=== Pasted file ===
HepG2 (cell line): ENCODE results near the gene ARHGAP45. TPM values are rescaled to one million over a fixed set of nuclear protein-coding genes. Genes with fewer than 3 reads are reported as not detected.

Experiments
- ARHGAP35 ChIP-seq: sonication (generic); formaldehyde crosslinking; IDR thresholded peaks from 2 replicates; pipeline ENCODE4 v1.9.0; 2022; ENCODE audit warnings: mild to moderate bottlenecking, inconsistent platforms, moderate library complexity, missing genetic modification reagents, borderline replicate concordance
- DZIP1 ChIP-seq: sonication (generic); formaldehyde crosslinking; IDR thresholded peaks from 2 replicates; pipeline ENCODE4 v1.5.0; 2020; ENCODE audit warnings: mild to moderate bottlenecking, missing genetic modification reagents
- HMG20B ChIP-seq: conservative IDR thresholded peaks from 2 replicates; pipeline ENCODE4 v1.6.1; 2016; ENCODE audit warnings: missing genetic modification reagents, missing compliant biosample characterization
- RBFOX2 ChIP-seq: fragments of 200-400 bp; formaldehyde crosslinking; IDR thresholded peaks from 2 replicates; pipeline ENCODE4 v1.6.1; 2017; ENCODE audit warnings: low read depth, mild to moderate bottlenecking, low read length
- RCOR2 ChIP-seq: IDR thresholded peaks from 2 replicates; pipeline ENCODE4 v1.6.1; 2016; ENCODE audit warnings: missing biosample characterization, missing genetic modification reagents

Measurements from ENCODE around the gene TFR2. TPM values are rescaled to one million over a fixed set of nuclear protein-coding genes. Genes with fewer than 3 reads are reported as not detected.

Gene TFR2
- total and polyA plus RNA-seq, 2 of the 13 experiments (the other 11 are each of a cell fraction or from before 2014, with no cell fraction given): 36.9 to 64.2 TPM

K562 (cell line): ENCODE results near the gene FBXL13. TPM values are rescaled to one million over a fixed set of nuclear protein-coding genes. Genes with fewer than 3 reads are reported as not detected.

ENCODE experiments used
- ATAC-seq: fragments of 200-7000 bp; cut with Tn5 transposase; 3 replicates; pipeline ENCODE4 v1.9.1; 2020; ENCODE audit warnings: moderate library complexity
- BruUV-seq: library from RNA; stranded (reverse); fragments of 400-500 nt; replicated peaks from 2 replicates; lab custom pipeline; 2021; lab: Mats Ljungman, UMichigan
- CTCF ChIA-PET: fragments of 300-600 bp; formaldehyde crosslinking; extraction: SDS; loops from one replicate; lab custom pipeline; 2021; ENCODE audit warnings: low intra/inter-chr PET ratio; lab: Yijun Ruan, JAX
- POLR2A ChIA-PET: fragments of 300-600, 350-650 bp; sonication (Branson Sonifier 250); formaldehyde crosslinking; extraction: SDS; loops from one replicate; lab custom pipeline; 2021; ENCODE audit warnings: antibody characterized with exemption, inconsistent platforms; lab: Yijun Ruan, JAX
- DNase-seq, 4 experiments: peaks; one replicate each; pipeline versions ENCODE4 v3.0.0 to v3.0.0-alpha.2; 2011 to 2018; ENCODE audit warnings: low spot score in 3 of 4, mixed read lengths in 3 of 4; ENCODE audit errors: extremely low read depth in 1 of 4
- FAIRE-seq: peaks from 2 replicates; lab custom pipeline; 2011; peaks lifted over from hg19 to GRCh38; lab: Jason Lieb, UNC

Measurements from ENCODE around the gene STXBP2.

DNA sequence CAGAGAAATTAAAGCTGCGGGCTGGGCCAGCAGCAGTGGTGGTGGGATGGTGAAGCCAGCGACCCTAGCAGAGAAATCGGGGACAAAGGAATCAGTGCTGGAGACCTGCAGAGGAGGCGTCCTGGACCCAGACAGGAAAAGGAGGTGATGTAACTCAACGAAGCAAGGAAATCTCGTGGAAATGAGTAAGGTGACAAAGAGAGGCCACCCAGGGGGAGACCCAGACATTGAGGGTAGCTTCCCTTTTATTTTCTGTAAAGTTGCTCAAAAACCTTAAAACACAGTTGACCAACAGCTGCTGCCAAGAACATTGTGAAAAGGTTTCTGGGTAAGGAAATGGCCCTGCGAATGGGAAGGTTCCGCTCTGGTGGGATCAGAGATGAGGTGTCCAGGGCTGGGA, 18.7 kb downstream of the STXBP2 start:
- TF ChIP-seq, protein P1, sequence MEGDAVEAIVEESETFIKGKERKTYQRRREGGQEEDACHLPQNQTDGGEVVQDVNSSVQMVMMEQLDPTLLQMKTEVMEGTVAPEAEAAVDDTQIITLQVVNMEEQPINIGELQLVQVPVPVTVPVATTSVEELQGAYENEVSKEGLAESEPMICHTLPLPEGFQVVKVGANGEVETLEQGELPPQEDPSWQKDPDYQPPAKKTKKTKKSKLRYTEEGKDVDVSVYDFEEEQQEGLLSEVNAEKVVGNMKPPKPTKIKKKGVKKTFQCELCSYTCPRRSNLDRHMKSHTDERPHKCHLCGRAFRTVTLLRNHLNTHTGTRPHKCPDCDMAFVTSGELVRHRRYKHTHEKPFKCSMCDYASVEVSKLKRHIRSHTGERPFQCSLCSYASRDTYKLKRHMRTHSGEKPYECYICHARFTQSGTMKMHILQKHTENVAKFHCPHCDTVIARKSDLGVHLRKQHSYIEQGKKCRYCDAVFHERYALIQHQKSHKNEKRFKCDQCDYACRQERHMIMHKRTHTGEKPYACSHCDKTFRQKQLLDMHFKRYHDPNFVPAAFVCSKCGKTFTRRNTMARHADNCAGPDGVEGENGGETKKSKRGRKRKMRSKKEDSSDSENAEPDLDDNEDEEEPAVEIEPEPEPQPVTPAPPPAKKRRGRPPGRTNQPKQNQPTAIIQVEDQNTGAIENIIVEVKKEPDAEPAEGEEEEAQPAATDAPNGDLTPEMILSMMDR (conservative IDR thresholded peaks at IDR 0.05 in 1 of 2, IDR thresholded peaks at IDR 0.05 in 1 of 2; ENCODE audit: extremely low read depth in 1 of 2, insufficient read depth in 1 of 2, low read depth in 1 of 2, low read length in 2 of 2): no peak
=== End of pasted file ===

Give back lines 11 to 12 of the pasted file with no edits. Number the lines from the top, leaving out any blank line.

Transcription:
K562 (cell line): ENCODE results near the gene FBXL13. TPM values are rescaled to one million over a fixed set of nuclear protein-coding genes. Genes with fewer than 3 reads are reported as not detected.

ENCODE experiments used